I'm a female with male pattern baldness. As my doctor have told me the level of Dihydrotestostrone is high in my blood. I've been using contraceptive pills and other hormone pills for almost seven years, but they have not decreased the DHT level in my blood and moreover they have had so much side effects that I have prefered not to use them despite my doctor's decision. Now, my problem is that I'm losing alot of hair and growing unwanted hair on my body ( I had grown unwanted hair on my body before this, but they have become more), and I don't want to go back to hormone pills again, because they have made me so nerveous and depressed and caused me stomachache. Moreover, when I use them, I gain so much weight. What should I do???
 

Tobie
Posted on Tuesday, January 17, 2006 - 05:30 pm:   Edit Post Delete Post

Tom
What do you think of wigs ? Can they damage the hair or follicles?
 

Tom Hagerty
Posted on Wednesday, January 18, 2006 - 08:09 am:   Edit Post Delete Post

Tobie:

Good wigs cannot damage your hair but weaves and other hair attachments worn over a long period of time can damage your hair follicles.
 

Tobie
Posted on Wednesday, January 18, 2006 - 05:55 pm:   Edit Post Delete Post

Thankyou Tom
I have been doing the scalp exercises for a month
and although the scalp does not appear to move that much I can feel the muscles contracting.
I can only squeeze the ocipitalis at the same time as lifting the brow.
I have seen how smooth your forehead is but by
it's definition you are wrinkling it?
I don't understand this.( I am using the jojoba
oil.
 

Tom Hagerty
Posted on Thursday, January 19, 2006 - 11:59 am:   Edit Post Delete Post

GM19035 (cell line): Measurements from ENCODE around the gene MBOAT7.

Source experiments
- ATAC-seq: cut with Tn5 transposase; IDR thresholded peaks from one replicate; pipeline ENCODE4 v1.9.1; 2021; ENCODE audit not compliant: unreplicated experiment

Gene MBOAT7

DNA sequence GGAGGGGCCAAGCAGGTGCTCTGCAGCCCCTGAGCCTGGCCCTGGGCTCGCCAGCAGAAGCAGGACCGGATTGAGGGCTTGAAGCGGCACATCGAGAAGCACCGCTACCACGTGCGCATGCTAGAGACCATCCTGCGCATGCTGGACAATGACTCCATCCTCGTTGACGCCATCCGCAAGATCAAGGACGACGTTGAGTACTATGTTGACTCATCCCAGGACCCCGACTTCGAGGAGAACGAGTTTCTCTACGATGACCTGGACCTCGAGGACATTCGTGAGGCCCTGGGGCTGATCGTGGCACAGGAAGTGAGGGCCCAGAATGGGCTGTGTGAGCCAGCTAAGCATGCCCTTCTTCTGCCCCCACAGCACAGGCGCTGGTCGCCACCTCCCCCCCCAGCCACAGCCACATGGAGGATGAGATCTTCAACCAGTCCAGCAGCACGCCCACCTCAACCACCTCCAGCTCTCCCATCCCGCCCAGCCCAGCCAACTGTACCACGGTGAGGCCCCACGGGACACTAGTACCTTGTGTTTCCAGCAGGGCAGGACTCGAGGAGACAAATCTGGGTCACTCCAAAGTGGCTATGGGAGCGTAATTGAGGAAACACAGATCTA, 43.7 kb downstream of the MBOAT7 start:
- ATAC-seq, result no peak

Tobie:

"I can only squeeze the ocipitalis at the same time as lifting the brow."

Several people have made the same comment - they seem to be simultaneously contracting both the frontalis and the occipitalis muscles. When you contract both of these muscles at the same time, there won't be much movement. You have to work at alternating the contractions of these two muscles - then you will see movement of perhaps a half inch.

Once the occipitalis muscles at the back of the head are developed there will be a very slight upward and backward pull on your face. This will smooth out the horizontal and vertical lines you may have on you forehead.
 

Tobie
Posted on Thursday, January 19, 2006 - 04:59 pm:   Edit Post Delete Post

Tom,
ok I will just have to keep trying !. Will let
you know if or when I get it right.
 

Christine S
New member
Username: Christine

Post Number: 1
Registered: 04-2009
Posted on Wednesday, May 06, 2009 - 12:13 am:   Edit Post Delete Post

I started doing the scalp exercise because I thought I might have female pattern baldness. After reading some of the posts, I now think I have TE because I am rapidly diffusing all over. I've been doing the scalp exercise for about three weeks now and I think I'm doing it correctly, but I can never be sure. I know you said that it works when both front and back muscles are exercised, but will it also work if just the back is exercised? I ask this because sometimes when I'm driving I do the scalp exercise but I only exercise the back since I don't have mineral oil.
 

Tom Hagerty
Moderator
Username: Admin

Post Number: 3845
Registered: 01-2003
Posted on Wednesday, May 06, 2009 - 08:48 am:   Edit Post Delete Post

Christine S:

The muscles at the back of the head, the occipitalis muscles, are the hardest to gain control of. You have evidently gained control of them. Rhythmically contracting these muscles as you drive will benefit the scalp and the hair follicles embedded in the scalp. This exercise will also tighten up your upper face, raise your eyebrows, and make your eyes look more expressive. It's a great facial exercise.

Sometimes, though, you should do the alternate contraction of both the frontalis muscles at the front of your head and the muscles at the back of your head. This alternating contraction produces a greater movement of the scalp. This greater movement will give the hair follicles and the surrounding tissue more stimulation.